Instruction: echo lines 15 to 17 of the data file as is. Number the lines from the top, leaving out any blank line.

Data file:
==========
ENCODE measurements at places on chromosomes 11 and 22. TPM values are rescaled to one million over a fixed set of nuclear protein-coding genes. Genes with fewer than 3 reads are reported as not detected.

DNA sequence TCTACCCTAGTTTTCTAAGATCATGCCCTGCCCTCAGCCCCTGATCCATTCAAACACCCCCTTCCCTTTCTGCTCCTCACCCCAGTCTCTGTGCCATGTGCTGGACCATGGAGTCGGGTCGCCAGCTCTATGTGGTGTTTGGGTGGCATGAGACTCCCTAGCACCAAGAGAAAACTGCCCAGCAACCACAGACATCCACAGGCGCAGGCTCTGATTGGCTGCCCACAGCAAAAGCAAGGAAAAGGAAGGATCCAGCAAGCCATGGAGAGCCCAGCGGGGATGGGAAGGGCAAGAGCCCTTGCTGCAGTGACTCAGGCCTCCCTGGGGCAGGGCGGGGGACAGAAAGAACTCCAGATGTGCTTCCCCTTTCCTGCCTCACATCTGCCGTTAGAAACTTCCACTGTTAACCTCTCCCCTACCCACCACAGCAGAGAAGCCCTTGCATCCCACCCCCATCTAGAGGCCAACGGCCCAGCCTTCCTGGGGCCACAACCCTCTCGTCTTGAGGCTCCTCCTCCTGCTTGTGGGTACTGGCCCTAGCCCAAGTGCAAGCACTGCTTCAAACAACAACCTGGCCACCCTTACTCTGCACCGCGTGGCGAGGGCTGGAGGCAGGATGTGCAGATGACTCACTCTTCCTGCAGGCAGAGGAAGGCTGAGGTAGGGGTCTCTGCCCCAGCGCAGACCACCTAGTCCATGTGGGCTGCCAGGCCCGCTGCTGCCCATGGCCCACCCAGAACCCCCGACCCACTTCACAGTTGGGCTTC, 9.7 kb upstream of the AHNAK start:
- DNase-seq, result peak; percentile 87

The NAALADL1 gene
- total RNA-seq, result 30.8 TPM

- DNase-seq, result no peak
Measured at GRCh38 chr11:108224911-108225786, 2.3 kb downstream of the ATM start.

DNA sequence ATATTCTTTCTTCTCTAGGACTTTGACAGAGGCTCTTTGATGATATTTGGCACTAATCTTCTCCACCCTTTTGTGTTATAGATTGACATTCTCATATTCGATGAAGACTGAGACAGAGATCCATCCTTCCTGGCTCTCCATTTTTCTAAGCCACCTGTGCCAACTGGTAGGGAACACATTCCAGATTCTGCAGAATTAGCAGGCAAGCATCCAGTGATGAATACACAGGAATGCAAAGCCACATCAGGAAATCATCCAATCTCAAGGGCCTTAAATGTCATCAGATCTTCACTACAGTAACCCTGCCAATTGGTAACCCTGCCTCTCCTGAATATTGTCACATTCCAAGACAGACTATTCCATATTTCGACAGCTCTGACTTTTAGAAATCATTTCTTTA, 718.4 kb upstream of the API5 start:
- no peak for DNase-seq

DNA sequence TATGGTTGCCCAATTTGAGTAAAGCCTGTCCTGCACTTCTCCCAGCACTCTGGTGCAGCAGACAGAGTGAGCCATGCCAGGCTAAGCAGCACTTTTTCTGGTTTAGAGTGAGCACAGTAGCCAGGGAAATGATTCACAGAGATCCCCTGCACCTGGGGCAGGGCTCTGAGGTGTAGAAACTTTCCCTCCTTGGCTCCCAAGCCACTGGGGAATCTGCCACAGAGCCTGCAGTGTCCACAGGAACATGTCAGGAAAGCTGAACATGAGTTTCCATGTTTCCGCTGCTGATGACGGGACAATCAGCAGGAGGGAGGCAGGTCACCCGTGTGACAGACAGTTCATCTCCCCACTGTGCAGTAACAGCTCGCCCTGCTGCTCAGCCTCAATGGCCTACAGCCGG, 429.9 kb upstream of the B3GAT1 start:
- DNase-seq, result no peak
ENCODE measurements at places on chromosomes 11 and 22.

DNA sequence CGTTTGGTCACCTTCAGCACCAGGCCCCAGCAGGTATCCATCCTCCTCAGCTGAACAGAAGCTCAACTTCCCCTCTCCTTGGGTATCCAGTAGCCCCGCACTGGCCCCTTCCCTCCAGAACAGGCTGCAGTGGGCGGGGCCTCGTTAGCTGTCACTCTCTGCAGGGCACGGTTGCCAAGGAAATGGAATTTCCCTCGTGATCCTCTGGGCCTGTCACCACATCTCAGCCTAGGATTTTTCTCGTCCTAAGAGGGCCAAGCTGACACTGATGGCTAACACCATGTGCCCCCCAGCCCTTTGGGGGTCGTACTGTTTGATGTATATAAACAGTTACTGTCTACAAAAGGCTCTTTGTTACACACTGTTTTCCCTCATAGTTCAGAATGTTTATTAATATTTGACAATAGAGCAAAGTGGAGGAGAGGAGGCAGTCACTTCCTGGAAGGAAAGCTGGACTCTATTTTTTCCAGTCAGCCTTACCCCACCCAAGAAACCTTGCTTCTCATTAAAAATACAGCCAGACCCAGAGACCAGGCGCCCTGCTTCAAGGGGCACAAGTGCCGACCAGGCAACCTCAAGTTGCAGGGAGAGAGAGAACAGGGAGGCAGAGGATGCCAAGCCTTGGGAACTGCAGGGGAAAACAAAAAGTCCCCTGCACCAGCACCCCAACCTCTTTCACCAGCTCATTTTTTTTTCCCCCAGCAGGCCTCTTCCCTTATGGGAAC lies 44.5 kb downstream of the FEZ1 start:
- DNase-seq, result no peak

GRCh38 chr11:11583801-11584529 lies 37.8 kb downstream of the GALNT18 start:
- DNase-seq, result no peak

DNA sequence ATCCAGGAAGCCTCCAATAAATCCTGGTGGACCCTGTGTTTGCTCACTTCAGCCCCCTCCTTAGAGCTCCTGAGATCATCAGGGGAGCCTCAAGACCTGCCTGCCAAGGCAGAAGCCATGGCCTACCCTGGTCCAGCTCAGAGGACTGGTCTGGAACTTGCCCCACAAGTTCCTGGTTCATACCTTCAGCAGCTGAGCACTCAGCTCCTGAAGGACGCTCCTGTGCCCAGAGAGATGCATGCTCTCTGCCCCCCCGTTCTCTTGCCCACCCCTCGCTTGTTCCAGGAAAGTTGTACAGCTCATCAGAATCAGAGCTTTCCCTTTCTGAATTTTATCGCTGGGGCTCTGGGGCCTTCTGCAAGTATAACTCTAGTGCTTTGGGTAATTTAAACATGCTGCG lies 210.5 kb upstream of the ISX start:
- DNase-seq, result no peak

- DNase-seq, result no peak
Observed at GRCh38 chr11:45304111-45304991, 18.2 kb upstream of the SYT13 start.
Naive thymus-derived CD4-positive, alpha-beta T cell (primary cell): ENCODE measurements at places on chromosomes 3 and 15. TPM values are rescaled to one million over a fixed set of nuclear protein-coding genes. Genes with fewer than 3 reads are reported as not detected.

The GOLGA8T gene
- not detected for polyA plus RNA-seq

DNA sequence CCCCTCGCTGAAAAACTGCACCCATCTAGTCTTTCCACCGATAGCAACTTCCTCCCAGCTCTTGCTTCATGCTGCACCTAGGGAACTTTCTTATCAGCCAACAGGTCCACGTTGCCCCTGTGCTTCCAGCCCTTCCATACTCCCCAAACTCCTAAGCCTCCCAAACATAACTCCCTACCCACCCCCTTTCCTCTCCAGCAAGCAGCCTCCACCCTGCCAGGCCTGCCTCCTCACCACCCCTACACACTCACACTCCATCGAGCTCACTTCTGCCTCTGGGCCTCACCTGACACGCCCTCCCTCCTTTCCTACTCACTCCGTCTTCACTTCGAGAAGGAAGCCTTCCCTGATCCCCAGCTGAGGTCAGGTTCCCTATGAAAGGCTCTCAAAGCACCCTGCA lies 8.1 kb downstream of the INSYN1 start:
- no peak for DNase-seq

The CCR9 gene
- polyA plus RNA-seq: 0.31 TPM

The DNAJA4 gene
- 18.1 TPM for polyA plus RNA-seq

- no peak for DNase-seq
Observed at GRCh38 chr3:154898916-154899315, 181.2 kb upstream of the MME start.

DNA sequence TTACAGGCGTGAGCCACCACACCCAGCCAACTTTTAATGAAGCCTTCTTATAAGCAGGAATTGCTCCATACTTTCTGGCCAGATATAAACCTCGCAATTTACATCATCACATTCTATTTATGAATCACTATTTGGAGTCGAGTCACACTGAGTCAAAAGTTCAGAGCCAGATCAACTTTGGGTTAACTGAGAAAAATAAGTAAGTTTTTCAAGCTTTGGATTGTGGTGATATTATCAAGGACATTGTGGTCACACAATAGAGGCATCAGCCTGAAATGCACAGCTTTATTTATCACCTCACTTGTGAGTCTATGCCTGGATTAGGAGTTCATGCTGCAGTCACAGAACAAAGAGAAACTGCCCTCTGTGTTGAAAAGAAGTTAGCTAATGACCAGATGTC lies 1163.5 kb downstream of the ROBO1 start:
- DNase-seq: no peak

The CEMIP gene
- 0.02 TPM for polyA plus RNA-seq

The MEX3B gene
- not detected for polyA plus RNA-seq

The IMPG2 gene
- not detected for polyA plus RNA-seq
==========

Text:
GRCh38 chr11:11583801-11584529 lies 37.8 kb downstream of the GALNT18 start:
- DNase-seq, result no peak

DNA sequence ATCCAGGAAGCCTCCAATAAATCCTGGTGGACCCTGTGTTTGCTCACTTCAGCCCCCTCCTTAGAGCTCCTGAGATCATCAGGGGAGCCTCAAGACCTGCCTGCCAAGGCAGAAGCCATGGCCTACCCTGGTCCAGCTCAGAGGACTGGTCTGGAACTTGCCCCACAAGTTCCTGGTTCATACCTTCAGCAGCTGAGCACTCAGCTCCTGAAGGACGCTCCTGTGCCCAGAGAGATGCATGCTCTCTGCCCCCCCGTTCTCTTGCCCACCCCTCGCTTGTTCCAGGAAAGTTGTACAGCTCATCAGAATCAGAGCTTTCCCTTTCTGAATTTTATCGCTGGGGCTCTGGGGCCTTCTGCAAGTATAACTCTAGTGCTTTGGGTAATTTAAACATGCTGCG lies 210.5 kb upstream of the ISX start: